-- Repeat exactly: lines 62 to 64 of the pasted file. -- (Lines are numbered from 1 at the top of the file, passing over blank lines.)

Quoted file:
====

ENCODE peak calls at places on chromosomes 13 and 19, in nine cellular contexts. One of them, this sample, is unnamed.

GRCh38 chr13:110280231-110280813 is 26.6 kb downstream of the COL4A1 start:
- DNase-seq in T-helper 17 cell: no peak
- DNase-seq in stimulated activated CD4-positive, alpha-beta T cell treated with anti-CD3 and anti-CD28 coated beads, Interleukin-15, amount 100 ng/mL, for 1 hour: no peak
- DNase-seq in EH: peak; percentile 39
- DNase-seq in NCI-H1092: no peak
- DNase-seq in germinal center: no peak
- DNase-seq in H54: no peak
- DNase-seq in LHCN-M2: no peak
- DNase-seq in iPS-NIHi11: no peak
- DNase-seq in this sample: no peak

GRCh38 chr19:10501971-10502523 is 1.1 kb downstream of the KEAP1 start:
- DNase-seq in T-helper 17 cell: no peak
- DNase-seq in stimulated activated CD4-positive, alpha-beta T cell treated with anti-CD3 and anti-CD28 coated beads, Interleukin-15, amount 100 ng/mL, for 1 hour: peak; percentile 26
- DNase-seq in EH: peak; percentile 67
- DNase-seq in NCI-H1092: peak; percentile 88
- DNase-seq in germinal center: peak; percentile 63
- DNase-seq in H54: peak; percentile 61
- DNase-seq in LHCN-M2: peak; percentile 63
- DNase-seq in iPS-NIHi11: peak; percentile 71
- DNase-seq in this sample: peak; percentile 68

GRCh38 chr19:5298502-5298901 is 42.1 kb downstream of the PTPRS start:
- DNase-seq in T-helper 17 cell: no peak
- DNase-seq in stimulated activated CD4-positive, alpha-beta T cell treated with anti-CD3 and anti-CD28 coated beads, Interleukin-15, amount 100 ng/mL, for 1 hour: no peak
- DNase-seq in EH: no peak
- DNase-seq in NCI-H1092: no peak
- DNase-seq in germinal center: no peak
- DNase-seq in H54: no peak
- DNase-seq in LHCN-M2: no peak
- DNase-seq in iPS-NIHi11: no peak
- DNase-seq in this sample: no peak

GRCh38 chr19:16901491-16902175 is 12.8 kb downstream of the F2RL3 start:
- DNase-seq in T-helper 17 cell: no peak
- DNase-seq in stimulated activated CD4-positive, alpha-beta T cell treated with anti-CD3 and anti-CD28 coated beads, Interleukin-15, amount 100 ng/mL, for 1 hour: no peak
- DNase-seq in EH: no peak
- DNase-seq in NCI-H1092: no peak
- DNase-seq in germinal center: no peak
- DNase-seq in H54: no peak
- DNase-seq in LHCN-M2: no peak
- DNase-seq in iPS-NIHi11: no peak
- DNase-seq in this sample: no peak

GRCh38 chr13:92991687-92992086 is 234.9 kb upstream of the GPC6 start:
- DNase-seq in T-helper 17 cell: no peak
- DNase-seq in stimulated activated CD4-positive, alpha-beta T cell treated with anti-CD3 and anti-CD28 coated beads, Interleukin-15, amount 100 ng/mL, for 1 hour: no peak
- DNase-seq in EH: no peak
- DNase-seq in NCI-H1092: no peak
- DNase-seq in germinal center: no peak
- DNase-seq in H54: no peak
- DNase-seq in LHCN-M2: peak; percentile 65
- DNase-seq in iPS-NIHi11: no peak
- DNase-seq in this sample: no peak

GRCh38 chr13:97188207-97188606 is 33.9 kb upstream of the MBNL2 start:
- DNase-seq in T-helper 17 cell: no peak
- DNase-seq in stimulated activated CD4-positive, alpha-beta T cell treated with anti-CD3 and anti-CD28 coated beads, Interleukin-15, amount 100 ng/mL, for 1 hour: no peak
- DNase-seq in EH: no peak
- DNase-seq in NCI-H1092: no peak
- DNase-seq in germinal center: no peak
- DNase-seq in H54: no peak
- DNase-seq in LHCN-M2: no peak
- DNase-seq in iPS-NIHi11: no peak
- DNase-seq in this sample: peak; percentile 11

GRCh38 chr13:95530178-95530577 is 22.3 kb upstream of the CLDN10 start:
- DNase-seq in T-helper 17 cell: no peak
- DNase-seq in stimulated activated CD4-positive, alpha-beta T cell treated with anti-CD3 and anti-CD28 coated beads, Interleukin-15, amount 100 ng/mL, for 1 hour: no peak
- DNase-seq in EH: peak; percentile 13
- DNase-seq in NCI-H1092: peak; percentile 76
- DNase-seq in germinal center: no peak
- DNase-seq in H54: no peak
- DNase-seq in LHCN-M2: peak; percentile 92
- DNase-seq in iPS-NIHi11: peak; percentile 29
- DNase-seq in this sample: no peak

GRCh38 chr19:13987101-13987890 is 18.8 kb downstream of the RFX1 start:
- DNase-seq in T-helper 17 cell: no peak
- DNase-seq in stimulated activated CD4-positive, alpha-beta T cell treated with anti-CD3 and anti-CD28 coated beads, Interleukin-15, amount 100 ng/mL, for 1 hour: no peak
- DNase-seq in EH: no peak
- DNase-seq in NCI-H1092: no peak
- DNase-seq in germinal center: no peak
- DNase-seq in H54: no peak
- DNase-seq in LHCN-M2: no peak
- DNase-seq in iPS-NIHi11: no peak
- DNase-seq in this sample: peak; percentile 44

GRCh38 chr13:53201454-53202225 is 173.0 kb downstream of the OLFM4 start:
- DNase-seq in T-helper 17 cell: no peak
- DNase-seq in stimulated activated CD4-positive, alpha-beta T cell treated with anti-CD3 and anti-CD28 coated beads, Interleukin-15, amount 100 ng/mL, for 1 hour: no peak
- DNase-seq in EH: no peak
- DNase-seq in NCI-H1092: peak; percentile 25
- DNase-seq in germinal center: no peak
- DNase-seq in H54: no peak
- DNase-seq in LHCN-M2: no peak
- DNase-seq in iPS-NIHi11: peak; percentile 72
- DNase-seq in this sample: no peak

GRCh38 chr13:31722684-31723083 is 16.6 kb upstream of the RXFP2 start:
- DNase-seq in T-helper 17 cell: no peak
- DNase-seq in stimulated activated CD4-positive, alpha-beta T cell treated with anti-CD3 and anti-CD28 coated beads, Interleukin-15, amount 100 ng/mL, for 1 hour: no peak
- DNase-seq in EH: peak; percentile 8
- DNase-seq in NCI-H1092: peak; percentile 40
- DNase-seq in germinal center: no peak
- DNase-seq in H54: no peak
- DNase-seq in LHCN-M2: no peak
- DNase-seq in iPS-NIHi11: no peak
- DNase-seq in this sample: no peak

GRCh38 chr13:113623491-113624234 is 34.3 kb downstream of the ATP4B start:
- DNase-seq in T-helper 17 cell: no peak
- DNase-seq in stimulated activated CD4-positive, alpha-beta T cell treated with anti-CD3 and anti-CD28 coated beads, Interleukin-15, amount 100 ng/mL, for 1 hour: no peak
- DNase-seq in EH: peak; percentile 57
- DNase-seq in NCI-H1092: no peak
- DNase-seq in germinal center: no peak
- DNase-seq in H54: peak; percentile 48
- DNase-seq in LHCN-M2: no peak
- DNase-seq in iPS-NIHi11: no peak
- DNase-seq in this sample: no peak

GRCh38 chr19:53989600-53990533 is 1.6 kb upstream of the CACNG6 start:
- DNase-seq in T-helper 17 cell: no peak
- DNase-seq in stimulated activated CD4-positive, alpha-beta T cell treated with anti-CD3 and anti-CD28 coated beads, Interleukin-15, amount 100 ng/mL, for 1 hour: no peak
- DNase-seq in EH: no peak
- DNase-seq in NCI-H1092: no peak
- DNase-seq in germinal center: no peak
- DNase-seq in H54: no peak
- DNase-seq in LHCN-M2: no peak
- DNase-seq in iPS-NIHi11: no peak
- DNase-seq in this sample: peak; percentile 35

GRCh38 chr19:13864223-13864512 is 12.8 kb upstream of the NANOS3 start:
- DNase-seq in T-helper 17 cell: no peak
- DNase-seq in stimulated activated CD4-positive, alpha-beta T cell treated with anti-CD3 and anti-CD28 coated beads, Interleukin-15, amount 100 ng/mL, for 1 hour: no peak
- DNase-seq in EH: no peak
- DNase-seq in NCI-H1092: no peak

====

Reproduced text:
GRCh38 chr13:95530178-95530577 is 22.3 kb upstream of the CLDN10 start:
- DNase-seq in T-helper 17 cell: no peak
- DNase-seq in stimulated activated CD4-positive, alpha-beta T cell treated with anti-CD3 and anti-CD28 coated beads, Interleukin-15, amount 100 ng/mL, for 1 hour: no peak